As humanity reels from a pandemic that has killed millions, and an environmental crisis that threatens most species on the planet, the great leaders of major powers (the elephants) couldn’t manage to find a non-military security solution in Europe. And as the African proverb suggests, it is everyday people who pay the price.
Over the past 30 years, US-led Western imperialism has been primarily responsible for ratcheting up tensions through NATO expansion, despite the collapse of the USSR offering an historic opportunity to devolve competing military blocs. But the past few months have seen no major rise in the threat level from NATO to Russia. It is Vladimir Putin’s unjustified invasion of Ukraine, a sovereign country, that is now unleashing suffering, bloodshed, and the horrific specter of combat escalating– even, as Putin himself has implicitly threatened, to a nuclear level.
In his speech announcing the invasion, Putin described Ukraine as a “national fiction,” thus raising the specter of annexation. Ukraine is a sovereign nation, entitled to self-determination. The invasion violates this principle. It also violates international law under the UN and several treaties, including the Budapest Memorandum of 1994, in which Ukraine gave up its large arsenal of nukes in exchange for a guarantee that Russia would never invade. So, the invasion of Ukraine by Russia is also a great setback for denuclearization.
People around the world have been telling Putin that this invasion is wrong, in mass protests, on social media, and through cultural and sports organizations. Even nation states with right-wing authoritarian regimes like Hungary and Poland, and others that have traditionally aligned with Russia like Kazakhstan, have spoken out against the invasion and offered aid to the Ukrainian people. Mexico and Kenya have stated their opposition, citing their own experiences of invasion and colonization.
Prominent Russians from all sectors have criticized the invasion: sports figures, music stars, journalists, the director of the Bolshoi Ballet and even the daughter of Dimitri Peskov, Putin’s spokesperson. Most hopefully and heroically, tens of thousands of Russian people, in Moscow, St. Petersburg and 55 other cities, have taken to the streets.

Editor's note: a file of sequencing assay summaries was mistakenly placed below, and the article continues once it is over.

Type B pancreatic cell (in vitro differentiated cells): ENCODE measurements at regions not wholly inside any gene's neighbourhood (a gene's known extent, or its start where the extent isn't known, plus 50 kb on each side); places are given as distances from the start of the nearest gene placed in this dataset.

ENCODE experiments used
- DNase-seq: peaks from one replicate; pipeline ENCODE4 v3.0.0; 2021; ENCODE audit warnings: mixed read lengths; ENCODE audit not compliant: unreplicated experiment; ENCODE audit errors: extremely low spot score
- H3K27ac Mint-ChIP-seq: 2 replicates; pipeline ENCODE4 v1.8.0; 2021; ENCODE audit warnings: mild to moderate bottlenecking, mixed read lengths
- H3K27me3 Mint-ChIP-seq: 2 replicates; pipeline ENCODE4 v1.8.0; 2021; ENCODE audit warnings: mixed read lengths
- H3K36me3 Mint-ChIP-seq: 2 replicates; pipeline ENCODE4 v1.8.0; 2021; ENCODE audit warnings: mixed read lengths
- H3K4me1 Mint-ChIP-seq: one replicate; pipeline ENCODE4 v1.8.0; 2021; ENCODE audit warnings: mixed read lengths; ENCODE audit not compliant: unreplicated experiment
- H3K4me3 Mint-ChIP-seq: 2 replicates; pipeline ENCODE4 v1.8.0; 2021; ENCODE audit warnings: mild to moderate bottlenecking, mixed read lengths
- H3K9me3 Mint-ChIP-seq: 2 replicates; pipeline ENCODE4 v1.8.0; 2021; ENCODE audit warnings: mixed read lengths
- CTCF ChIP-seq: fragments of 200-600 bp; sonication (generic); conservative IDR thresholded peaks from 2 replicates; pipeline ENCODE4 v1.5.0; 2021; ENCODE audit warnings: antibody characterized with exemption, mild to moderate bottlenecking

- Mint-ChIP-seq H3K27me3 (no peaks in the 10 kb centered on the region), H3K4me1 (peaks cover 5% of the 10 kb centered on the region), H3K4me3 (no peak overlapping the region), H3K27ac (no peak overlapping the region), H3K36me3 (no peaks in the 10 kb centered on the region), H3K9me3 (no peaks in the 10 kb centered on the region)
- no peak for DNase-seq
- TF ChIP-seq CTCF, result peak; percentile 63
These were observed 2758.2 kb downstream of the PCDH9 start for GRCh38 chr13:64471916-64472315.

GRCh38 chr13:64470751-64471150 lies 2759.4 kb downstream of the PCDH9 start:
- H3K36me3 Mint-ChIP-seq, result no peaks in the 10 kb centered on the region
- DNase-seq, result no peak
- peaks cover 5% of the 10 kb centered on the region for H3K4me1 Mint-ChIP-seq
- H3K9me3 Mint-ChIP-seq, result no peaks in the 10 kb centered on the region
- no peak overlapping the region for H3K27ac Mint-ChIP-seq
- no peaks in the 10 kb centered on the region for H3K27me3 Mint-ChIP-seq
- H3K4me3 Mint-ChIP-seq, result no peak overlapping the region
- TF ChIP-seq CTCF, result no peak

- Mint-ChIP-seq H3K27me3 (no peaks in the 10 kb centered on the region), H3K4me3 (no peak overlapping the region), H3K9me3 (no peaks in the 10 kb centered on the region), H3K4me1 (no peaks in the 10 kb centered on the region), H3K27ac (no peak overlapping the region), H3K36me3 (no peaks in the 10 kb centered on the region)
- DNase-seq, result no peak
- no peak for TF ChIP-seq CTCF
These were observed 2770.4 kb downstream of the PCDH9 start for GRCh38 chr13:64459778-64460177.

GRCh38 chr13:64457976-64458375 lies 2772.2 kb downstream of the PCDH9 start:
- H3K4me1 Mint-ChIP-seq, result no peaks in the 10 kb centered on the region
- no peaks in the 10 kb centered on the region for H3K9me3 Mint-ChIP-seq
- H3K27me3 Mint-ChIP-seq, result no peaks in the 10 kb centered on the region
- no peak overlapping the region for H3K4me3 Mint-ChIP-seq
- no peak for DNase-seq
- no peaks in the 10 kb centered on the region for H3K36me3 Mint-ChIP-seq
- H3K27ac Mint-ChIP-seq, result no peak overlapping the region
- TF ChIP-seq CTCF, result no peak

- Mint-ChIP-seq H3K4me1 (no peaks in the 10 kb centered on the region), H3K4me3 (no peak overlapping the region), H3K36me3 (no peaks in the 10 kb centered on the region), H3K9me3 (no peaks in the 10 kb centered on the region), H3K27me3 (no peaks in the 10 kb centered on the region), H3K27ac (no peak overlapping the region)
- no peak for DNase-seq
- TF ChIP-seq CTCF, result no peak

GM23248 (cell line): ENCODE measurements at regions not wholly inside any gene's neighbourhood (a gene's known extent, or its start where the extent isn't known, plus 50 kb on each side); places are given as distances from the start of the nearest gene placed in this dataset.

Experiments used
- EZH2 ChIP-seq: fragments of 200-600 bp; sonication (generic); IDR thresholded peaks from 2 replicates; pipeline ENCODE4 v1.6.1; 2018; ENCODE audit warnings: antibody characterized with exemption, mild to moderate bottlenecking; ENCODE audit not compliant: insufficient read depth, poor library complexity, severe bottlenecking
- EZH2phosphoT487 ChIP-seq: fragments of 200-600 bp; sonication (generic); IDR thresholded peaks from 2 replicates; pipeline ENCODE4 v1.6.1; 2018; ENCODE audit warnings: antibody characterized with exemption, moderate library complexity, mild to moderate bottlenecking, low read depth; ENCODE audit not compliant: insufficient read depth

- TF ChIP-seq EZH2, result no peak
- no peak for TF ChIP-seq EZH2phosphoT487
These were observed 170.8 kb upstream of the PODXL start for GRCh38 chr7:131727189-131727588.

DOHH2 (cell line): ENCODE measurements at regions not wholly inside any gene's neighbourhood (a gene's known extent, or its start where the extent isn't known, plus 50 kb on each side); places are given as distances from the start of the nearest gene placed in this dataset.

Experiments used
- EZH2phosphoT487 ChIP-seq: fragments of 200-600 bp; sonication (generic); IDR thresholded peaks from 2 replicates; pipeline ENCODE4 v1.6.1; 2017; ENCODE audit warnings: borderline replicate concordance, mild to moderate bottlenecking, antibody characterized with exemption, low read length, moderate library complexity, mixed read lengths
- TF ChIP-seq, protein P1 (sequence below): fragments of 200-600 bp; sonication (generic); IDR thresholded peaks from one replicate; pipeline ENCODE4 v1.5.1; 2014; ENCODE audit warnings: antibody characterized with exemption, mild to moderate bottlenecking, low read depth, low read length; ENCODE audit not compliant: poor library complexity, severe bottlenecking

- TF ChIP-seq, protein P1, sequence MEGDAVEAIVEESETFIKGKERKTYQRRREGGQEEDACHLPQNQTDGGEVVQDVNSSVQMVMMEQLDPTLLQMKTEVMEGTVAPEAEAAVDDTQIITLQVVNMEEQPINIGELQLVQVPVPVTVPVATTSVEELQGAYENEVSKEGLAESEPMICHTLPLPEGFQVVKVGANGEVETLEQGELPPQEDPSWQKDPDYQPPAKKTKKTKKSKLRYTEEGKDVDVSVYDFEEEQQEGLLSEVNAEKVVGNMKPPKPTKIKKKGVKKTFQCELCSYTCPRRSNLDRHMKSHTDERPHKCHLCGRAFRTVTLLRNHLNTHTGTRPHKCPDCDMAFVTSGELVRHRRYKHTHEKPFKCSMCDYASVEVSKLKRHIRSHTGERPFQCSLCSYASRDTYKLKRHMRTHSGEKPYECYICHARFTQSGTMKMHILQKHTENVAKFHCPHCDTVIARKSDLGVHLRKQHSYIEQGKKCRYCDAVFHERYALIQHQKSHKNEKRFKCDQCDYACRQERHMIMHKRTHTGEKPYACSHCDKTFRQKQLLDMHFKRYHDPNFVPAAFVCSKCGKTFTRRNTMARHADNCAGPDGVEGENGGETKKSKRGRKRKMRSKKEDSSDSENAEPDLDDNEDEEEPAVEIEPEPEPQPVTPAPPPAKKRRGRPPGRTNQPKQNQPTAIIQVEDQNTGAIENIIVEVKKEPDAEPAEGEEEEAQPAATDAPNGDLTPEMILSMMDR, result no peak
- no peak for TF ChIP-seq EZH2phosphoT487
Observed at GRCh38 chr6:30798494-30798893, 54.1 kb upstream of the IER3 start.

As of February 25, over 1800 had been arrested and threatened with lifelong penalties. Hundreds have faced beatings, been dragged through the streets, and been denied access to lawyers. In addition, as of Monday February 28th almost one million Russians have signed a petition condemning the invasion.
Amidst the bloodshed and destruction, the breadth of this condemnation and protest offers some hope of a world less defined by blocs and camps, where the desires of grassroots people for peace and justice become a more powerful global force.
Toward that end, we see the following steps as necessary:
- We oppose Russia’s aggression and call for its immediate withdrawal from Ukraine while at the same time opposing any effort to introduce additional foreign military forces on the ground. For us in the US, that means holding Biden to his pledge not to send in US forces.
- All non-violent methods of external support should be welcomed to defend Ukrainian self-determination.
- There need to be immediate peace negotiations, in a neutral space, that recognize Ukraine’s right to exist but also address internal, Ukrainian ethnic conflicts that have resulted in the marginalization of major sections of the eastern Ukrainian population.
- We support humanitarian aid to the Ukrainian people and especially refugees, and call on our government, with others, to welcome Ukrainian refugees.
- There needs to be a larger demilitarization and denuclearization. Ukraine gave up nuclear weapons on the promise that Russia would never invade. This is a critical point for smaller nuclear and non-nuclear nation-states that believe they are facing external, existential threats.
- NATO must be dissolved and a new, democratic, and mutually respectful approach to international relations and international security must be introduced.
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